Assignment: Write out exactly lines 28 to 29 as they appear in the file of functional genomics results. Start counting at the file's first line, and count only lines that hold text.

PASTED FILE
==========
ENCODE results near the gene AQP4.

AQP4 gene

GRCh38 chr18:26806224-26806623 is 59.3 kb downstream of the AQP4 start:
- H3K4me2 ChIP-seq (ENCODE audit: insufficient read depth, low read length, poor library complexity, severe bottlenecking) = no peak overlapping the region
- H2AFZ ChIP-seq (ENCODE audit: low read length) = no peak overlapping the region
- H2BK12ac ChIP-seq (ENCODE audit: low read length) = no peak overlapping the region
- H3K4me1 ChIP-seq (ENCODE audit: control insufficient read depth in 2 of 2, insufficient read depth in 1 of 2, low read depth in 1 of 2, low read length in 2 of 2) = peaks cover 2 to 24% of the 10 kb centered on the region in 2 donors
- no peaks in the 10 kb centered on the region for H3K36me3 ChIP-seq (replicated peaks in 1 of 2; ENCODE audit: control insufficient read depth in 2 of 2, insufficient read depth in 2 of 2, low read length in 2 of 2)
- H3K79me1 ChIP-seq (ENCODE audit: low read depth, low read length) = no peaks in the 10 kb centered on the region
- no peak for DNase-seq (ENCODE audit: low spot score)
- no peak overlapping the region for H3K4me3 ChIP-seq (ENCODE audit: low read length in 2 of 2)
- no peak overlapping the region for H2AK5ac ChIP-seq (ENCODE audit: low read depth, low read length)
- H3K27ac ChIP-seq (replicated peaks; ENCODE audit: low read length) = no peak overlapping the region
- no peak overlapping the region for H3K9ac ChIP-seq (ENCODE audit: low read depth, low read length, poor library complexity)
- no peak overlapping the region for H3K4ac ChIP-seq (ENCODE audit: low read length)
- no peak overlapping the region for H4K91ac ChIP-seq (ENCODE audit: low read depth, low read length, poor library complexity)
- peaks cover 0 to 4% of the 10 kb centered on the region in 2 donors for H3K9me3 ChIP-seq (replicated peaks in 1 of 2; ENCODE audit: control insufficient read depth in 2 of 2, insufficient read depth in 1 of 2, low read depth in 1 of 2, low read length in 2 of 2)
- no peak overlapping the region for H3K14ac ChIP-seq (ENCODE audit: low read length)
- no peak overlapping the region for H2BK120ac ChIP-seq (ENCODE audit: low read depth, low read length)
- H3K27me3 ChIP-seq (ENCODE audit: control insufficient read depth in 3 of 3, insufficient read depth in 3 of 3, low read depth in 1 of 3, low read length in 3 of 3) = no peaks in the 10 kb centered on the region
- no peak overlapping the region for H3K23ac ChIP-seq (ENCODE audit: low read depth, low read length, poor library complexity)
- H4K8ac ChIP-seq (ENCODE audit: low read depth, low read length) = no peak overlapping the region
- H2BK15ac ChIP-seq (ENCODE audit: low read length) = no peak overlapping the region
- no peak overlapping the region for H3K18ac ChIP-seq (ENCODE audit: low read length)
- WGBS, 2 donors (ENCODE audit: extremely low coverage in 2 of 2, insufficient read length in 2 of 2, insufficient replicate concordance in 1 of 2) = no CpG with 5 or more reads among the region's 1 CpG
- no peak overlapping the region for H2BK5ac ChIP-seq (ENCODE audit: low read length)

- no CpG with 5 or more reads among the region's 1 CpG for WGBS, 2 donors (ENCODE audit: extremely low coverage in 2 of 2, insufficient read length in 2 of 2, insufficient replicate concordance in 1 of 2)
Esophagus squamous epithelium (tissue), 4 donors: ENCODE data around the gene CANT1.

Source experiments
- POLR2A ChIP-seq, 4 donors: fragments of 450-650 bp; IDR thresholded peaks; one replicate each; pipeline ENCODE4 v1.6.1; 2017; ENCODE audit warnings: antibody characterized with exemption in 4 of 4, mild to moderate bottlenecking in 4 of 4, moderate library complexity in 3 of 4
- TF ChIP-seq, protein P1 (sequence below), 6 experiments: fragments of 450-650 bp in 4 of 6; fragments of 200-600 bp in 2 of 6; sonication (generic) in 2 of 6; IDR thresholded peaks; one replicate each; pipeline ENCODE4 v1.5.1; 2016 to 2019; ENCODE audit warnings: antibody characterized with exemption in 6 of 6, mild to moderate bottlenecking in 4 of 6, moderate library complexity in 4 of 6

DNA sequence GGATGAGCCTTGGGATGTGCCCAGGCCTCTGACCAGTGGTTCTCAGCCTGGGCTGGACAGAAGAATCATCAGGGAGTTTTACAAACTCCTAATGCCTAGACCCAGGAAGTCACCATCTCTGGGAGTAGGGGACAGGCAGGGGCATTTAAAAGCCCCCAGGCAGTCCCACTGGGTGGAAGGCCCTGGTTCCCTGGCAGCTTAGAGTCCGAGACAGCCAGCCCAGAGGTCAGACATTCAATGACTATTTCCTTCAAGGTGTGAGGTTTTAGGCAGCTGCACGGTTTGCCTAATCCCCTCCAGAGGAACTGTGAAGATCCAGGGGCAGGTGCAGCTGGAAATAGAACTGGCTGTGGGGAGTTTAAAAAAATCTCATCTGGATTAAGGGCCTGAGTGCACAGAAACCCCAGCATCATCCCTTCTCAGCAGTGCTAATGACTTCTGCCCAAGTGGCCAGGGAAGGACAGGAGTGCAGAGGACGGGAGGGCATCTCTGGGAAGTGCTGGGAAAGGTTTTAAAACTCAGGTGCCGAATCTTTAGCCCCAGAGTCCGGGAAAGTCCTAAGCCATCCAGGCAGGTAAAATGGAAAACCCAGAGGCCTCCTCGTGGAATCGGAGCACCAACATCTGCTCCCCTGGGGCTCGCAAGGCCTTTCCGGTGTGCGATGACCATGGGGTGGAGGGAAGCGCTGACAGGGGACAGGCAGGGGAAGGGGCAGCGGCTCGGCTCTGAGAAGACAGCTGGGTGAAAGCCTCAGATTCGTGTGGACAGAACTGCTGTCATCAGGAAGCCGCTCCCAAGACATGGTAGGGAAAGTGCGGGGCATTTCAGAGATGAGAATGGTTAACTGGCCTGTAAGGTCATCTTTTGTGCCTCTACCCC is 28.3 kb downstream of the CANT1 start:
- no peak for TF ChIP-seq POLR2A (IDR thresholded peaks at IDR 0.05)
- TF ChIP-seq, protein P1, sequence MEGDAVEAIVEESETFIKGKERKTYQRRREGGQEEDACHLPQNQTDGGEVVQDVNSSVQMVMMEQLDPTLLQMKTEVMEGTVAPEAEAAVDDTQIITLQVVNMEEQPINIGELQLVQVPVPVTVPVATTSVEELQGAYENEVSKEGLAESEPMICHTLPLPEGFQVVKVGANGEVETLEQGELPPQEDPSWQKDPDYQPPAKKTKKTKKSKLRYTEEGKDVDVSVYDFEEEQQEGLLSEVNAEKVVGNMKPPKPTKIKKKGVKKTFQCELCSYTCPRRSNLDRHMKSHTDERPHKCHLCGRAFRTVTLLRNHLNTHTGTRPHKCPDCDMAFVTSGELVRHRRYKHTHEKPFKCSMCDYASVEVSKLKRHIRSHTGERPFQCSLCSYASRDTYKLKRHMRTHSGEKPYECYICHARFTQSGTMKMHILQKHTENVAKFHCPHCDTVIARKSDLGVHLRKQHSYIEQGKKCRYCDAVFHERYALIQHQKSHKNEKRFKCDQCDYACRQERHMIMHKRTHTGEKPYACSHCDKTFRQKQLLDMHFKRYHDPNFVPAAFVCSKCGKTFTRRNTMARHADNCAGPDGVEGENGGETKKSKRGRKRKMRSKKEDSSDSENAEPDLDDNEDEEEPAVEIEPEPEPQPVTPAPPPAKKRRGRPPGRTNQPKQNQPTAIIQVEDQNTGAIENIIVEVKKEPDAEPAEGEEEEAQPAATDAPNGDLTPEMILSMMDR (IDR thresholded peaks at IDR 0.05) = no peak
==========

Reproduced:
Esophagus squamous epithelium (tissue), 4 donors: ENCODE data around the gene CANT1.

Source experiments